Keep note that usually extrinsic rewards are better at attracting people to participate in the first place (Discovery and Onboarding), but towards the Scaffolding and EndGame, you want to transition to intrinsic motivation as much as possible.

Let’s explore the Scaffolding Phase within the 8 core drives of Octalysis.

Core Drive 1: Epic Meaning & Calling

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How Gamification at 750words.com keeps you writing every day

 How Gamification at 750words.com keeps you writing every day

This is a guest post by secret gamification agent and webland wanderer, Average Joey. Joey doesn’t believe in real names or for those bringing gamification to life, that you should worry too much about a single construction of reality. Imagine, explore, play. Isn’t that what games and life is all about?

750words.com: The Gamification of writing

I have been using Buster Benson’s gamified writing site, 750words.com, for over 100 days now and I’ll admit to having a bit of a site-crush. I visit it on a daily basis and though I’m only at the beginning of what might become a beautiful friendship, other long term users clearly feel the same.

Among them, many have been engaged with the site for years. Writing their 750 words every, single, day.

Gamification is often put forward as a solution that promises this kind of  passionate and committed long term engagement. But how many gamified sites really embed themselves into your daily habits not just a month, but over years?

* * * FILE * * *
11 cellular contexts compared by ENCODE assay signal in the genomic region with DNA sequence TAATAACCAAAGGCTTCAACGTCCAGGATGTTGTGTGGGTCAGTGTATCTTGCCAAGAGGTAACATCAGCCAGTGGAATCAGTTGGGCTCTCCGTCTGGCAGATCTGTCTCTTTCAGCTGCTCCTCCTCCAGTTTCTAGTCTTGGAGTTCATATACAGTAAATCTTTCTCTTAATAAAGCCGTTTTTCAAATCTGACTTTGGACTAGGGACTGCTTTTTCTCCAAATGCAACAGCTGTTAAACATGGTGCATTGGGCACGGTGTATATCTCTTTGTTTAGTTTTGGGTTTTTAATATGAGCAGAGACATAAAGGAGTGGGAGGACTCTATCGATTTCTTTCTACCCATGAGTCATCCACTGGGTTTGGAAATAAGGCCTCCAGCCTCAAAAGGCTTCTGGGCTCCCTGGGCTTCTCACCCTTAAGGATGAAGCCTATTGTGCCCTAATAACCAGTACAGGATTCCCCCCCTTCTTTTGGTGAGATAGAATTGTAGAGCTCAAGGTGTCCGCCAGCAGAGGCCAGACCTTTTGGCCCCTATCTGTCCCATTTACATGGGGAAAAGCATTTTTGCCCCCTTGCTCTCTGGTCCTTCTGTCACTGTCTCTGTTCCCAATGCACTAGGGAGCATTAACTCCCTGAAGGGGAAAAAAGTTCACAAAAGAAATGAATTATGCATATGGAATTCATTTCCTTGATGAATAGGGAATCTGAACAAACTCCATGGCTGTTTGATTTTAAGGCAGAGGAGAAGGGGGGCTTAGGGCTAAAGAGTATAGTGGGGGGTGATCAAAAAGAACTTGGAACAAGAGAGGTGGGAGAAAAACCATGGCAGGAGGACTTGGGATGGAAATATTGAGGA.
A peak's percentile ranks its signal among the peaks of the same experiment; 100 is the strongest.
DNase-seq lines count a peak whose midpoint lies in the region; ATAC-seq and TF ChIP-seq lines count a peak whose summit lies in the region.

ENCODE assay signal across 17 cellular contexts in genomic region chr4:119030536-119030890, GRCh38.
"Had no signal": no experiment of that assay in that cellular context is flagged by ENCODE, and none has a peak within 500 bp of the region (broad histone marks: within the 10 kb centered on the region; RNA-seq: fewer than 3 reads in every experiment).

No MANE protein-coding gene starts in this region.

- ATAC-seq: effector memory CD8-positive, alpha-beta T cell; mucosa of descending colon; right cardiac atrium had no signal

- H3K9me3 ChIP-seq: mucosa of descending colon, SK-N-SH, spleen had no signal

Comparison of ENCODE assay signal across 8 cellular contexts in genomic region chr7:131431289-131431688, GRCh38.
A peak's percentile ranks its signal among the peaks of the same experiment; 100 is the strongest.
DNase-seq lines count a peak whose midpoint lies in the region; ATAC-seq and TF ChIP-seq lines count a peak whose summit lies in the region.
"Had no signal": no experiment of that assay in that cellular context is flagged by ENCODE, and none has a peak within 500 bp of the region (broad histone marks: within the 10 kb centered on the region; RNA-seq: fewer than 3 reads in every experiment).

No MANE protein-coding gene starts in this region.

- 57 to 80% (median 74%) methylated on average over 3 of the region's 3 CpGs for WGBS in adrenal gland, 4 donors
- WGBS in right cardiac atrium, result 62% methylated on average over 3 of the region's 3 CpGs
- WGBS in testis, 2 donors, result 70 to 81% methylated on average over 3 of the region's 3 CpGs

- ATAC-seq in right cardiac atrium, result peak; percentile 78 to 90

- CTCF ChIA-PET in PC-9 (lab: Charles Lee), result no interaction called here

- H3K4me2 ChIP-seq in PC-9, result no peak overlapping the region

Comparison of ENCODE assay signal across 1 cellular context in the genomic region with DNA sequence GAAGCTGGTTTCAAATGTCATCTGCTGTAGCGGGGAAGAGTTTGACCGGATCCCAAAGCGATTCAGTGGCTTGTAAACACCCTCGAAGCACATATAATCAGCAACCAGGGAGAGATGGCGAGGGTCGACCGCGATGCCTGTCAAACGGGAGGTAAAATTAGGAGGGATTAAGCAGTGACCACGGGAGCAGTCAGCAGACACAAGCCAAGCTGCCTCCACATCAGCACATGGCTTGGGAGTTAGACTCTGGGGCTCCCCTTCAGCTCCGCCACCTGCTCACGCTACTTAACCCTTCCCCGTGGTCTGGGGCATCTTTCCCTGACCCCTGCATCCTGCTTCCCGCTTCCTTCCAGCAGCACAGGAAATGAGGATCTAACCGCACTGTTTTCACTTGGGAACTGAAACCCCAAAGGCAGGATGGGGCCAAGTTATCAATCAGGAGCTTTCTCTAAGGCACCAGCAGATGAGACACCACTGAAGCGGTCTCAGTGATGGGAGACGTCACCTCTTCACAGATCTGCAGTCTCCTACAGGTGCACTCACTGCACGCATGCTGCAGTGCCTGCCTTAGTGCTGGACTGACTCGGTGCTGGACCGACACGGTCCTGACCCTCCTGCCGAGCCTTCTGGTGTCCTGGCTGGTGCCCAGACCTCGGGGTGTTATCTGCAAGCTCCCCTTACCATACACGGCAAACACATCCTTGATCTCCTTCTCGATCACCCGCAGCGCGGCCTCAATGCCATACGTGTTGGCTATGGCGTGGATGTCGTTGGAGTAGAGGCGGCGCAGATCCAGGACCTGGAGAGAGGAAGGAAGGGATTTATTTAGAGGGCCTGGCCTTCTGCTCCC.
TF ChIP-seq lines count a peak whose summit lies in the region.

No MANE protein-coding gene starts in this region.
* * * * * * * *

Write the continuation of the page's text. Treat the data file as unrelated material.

I was curious to look a little deeper through the lens of the Octalysis framework and the 4 experience phases of  the player journey.

The Empowerment to just write

Firstly and importantly the site’s every design choice feels tightly focused around a central goal. Write every day.

Sounds easy, but anyone who’s actually tried to write that novel, get down some of that essay or write a journal entry after a long day knows that finding that writer’s flow is often difficult.

This is why it feels such an empowering first experience when you log-in to the site. Before anything else, any browsing or the site showing off, you are simply challenged to write. In our digital lives filled with endless procrastination and distraction at every turn, a blank page with its sole intent at its centre feels refreshingly honest.

This is simple Empowerment of Creativity & Feedback (Core Drive 3). Like any sandbox game you are given the tools early on and all the freedom to attack it anyway you want. The site name itself is all the tutorial for the on-boarding phase you need and the objective is clear from the moment you type in the url, “750words”. Go.

Here’s how it could have all gone wrong; A standard frame of menus, the badges, list of other users and challenges all gamified elements used later, if introduced at this point would have been a disaster. Those sparks for another chain of thought and suddenly your writing muse has wandered off.

Instead the gamification  recognizes the different player journey phases and by focusing in on empowerment gets you to that early win-state of a successful writing day completed.

Simple and visual feedback on progress

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Autodesk: What Makes a Successful or a Failed Gamification Campaign?

 

Autodesk and Gamification 300x225 Autodesk: What Makes a Successful or a Failed Gamification Campaign?

 

 

Autodesk: An Introduction

For Autodesk, the software design and service giant, promoting trial period use of its key products and applications is an important strategy for engaging potential customers and stimulating purchase decisions. In particular, the company’s 30-day software trial period is considered to be critical in their marketing strategy and represents a major portion of the website traffic.